Tag Archive: cochrane library


Physical exercise induces adaptations in metabolism considered beneficial for health. Athletic performance is linked to adaptations, training, and correct nutrition in individuals with genetic traits that can facilitate such adaptations. Intense and continuous exercise, training, and competitions, however, can induce changes in the serum concentrations of numerous laboratory parameters. When these modifications, especially elevated laboratory levels, result outside the reference range, further examinations are ordered or participation in training and competition is discontinued or sports practice loses its appeal. In order to correctly interpret commonly used laboratory data, laboratory professionals and sport physicians need to know the behavior of laboratory parameters during and after practice and competition. We reviewed the literature on liver, kidney, muscle, heart, energy, and bone parameters in athletes with a view to increase the knowledge about clinical chemistry applied to sport and to stimulate studies in this field. In liver metabolism, the interpretation of serum aminotransferases concentration in athletes should consider the release of aspartate aminotransferase (AST) from muscle and of alanine aminotransferase (ALT) mainly from the liver, when bilirubin can be elevated because of continuous hemolysis, which is typical of exercise. Muscle metabolism parameters such as creatine kinase (CK) are typically increased after exercise. This parameter can be used to interpret the physiological release of CK from muscle, its altered release due to rhabdomyolysis, or incomplete recovery due to overreaching or trauma. Cardiac markers are released during exercise, and especially endurance training. Increases in these markers should not simply be interpreted as a signal of cardiac damage or wall stress but rather as a sign of regulation of myocardial adaptation. Renal function can be followed in athletes by measuring serum creatinine concentration, but it should be interpreted considering the athlete’s body-mass index (BMI) and phase of the competitive season; use of cystatin C could be a reliable alternative to creatinine. Exercise and training induce adaptations in glucose metabolism which improve glucose utilization in athletes and are beneficial for reducing insulin insensitivity in nonathletes. Glucose metabolism differs slightly for different sports disciplines, as revealed in laboratory levels. Sport activities induce a blood lipid profile superior to that of sedentary subjects. There are few reports for a definitive conclusion, however. The differences between athletes and sedentary subjects are mainly due to high-density lipoprotein cholesterol (HDLC) concentrations in physically active individuals, although some differences among sport disciplines exist. The effect of sports on serum and urinary markers for bone metabolism is not univocal; further studies are needed to establish the real and effective influence of sport on bone turnover and especially to establish its beneficial effect.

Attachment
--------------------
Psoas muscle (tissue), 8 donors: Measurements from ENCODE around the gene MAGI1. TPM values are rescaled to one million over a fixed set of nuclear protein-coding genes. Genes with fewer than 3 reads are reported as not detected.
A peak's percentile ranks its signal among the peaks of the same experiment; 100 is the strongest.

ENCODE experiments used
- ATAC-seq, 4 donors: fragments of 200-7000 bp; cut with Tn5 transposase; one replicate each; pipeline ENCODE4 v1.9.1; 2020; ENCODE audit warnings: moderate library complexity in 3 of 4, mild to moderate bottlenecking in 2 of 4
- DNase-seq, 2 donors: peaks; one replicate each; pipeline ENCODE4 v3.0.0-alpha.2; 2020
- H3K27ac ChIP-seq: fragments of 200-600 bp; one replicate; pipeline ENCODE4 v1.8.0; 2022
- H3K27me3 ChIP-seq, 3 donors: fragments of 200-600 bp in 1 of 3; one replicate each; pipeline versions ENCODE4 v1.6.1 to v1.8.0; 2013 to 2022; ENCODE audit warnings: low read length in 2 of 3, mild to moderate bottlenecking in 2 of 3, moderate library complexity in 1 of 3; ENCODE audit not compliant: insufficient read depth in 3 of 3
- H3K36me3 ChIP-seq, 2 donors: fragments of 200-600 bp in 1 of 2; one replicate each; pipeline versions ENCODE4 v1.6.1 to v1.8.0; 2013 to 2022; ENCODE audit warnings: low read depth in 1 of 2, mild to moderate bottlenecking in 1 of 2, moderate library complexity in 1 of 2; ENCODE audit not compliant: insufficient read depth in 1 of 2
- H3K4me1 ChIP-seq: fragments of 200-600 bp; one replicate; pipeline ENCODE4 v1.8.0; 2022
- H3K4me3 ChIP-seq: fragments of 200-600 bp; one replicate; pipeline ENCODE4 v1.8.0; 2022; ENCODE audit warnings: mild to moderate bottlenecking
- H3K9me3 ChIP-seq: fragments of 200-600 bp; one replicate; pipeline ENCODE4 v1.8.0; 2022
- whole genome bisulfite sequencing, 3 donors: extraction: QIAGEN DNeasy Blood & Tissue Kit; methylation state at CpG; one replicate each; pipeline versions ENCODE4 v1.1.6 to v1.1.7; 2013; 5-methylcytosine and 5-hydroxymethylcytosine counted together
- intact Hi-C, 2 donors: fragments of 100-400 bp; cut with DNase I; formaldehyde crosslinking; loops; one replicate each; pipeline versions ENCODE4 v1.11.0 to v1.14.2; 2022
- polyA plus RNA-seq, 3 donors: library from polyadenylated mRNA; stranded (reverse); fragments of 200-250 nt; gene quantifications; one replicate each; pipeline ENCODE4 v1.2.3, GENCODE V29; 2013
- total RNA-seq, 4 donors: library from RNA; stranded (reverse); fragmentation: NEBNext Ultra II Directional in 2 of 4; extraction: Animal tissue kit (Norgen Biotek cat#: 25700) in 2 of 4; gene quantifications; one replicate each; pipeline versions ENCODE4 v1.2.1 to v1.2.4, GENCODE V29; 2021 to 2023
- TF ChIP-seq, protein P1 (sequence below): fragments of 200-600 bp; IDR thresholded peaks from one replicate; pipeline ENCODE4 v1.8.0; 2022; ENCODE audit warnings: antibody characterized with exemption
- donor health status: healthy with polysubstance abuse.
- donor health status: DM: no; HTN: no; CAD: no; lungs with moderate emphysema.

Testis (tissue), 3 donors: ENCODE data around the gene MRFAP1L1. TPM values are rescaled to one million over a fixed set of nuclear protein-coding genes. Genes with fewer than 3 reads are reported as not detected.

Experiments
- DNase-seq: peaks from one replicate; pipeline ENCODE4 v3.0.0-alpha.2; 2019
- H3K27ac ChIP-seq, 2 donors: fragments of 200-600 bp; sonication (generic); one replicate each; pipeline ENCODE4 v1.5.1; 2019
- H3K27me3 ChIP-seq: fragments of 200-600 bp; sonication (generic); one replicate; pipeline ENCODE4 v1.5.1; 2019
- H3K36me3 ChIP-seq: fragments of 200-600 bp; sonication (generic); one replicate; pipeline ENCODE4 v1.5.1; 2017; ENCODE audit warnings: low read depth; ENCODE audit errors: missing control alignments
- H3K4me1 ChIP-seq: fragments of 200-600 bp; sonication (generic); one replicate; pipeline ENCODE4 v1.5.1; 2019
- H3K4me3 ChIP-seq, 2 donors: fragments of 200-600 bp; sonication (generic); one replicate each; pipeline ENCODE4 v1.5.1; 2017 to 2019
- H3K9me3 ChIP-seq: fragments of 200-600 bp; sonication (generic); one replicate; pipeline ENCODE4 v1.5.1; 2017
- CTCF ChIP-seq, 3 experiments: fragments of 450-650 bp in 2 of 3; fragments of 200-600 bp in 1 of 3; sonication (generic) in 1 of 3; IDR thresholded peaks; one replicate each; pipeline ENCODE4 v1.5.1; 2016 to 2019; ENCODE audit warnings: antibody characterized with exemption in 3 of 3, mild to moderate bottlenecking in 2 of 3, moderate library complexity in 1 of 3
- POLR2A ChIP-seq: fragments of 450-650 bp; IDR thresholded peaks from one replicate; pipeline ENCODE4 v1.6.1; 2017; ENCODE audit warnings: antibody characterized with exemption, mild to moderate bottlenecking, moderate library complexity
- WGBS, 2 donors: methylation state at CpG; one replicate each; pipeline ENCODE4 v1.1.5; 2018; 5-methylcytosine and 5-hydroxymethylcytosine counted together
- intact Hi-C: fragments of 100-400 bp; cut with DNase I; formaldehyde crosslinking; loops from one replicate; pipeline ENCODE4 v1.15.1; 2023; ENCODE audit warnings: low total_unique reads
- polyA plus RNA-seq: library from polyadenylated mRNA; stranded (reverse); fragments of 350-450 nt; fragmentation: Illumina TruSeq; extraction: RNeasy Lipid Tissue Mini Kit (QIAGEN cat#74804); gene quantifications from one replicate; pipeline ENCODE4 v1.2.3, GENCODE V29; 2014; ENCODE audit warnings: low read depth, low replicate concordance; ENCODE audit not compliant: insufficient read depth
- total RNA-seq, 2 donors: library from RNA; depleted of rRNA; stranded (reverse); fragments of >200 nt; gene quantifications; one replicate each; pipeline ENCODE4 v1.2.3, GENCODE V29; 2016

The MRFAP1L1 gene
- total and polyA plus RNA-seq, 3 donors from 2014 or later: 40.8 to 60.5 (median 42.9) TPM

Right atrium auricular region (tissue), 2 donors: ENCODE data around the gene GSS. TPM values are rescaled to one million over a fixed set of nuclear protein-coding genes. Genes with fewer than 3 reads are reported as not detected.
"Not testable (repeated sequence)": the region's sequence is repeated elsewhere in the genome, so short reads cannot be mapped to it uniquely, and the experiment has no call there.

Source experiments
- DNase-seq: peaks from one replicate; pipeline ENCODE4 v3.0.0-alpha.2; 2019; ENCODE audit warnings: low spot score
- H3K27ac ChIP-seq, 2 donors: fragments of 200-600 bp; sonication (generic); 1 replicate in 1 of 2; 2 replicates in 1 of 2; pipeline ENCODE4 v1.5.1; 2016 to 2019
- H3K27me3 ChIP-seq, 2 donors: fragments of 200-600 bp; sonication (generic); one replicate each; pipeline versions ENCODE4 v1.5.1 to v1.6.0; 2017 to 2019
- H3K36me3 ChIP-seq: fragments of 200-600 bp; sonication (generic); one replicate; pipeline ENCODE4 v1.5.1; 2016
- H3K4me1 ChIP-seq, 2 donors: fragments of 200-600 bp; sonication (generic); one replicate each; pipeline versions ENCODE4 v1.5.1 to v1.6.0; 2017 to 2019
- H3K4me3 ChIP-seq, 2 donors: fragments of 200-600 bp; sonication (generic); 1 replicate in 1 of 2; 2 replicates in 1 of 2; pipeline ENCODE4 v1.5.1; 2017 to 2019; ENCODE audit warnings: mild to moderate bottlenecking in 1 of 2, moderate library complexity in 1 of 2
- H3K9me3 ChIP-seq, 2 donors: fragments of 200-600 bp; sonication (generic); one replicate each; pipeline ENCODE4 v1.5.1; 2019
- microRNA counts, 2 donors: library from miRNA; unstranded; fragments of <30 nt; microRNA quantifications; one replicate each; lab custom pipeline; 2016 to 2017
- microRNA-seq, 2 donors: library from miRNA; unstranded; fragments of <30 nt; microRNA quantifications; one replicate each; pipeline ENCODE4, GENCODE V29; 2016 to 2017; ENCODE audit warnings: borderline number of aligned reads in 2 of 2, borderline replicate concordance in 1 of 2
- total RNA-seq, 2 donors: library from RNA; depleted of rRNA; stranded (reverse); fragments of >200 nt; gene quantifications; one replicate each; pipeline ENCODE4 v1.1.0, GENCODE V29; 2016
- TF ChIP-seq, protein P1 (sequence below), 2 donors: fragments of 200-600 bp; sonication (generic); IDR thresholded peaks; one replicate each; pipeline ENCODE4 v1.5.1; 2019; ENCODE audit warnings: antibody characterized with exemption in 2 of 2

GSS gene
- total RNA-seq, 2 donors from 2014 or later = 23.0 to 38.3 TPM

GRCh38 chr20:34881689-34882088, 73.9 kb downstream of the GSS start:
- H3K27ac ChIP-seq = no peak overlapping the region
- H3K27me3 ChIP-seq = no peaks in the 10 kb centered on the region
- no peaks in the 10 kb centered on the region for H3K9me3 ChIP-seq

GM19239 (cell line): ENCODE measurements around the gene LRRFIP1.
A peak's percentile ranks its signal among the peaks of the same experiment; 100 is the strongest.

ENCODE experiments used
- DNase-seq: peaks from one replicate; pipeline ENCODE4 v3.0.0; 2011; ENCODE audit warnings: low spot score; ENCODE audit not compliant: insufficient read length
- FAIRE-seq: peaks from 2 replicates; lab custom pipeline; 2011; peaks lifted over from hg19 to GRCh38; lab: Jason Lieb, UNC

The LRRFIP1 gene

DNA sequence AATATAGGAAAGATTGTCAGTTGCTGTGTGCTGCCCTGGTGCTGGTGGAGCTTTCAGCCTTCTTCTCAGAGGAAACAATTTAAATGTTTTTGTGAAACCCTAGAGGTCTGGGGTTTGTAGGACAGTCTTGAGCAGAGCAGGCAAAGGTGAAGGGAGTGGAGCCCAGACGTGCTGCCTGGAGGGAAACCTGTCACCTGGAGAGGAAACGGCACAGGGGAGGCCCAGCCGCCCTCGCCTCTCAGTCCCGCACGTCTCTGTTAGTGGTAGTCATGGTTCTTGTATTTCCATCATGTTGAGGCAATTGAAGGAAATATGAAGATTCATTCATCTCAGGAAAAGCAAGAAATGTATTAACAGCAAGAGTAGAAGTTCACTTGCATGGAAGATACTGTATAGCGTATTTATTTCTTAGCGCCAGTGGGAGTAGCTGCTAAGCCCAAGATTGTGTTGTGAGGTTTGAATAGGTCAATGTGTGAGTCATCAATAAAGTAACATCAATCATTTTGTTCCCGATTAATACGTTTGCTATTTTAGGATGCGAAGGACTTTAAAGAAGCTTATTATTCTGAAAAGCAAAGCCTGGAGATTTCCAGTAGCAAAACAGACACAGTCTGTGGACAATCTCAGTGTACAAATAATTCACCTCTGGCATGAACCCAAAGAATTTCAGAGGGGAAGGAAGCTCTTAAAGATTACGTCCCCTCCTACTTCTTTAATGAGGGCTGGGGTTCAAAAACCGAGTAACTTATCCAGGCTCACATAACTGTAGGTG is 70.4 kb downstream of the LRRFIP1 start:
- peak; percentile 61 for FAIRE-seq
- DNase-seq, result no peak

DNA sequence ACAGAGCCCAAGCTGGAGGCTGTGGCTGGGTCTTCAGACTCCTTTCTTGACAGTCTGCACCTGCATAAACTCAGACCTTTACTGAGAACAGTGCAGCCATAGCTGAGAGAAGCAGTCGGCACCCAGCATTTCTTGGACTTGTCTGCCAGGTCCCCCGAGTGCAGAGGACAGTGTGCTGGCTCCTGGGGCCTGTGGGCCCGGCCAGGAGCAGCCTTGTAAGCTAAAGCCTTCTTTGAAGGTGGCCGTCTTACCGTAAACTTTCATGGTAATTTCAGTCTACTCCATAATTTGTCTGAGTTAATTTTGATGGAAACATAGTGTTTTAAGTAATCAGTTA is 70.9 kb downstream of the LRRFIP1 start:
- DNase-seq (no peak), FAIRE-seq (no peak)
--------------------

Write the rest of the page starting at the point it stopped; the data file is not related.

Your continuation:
[PubMed – in process]



To evaluate a bimatoprost gel for enhancing eyelash growth, adverse effects, and change in intraocular pressure (IOP).


Prospective, double-masked, randomized controlled study. Fifty-two patients without ocular disease were assigned a control or bimatoprost 0.03% gel to apply to the eyelid margin once a day.